The right mix of hedging products can significantly reduce the chances of business distress by offsetting exposure of hedged transactions. Forward contracts are utilised to lock in currency exchange rates for specified dates (Sarno & Taylor, 2002, P 31 to 72). They are frequently used to neutralise the effect of adverse movements in exchange rates and safeguard profits by fixing a forward exchange rate (Sarno & Taylor, 2002, P 31 to 72).
The objective of forward transactions is to lock in the local currency value of receivables or payables in foreign currencies regardless of the movements in the spot exchange rate between the time when a transaction is completed and when its receivables or payables become due (Miller & Reuer, 1998, P 493+). The foreign currency is purchased forward for payables and sold forward for receivables (Miller & Reuer, 1998, P 493+). This enables the hedging firm to fix the local currency value of the amounts due or payable on the future date, independent of the spot rate on such future date (Miller & Reuer, 1998, P 493+).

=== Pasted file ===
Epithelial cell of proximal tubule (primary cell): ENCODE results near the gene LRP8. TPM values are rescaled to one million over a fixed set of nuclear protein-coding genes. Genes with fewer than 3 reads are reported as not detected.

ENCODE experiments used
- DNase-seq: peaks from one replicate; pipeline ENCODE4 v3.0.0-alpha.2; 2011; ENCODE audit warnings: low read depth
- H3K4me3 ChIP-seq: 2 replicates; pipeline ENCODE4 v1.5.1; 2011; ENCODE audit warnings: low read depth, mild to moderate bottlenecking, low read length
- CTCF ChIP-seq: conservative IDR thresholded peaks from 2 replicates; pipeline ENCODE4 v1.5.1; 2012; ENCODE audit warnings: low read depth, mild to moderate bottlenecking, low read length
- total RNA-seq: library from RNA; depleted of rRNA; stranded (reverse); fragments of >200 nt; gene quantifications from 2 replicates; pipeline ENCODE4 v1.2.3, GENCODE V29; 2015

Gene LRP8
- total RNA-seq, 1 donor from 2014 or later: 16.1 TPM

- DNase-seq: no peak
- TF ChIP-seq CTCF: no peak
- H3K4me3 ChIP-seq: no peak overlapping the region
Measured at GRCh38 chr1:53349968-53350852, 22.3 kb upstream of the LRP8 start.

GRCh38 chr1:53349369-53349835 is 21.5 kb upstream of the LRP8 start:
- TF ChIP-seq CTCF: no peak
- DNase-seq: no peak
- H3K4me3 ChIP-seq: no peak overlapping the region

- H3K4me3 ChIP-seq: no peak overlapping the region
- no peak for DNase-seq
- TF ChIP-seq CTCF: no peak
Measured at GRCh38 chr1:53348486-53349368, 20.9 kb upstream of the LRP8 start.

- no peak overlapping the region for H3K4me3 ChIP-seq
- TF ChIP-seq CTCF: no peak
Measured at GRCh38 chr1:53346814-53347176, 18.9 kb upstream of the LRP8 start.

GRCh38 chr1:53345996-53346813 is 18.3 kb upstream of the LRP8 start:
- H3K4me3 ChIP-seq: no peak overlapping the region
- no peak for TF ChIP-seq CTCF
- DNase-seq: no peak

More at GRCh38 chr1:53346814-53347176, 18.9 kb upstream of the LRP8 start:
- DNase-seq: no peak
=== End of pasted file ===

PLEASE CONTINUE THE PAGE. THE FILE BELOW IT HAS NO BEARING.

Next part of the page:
3. Determination of Exchange Rates.
Currency exchange rates are notoriously volatile (Streissler, 2002, P 9). Movements in exchange rates, regardless of their being immediate, short or long term, are essentially caused by changes in demand and supply conditions prevailing in exchange markets (Streissler, 2002, P 19).
Global markets for foreign exchange currencies are truly enormous with many hundreds of billions of dollars, Euros, pounds, and yen being traded every day (Streissler, 2002, P 19). The markets are open 24 X 7 for individuals, organizations and governments who require foreign exchange (Streissler, 2002, P 19). Aided by advances in computer technology and progressive elimination of exchange controls across countries, money now flows through the international system at lightning speed (Streissler, 2002, P 18).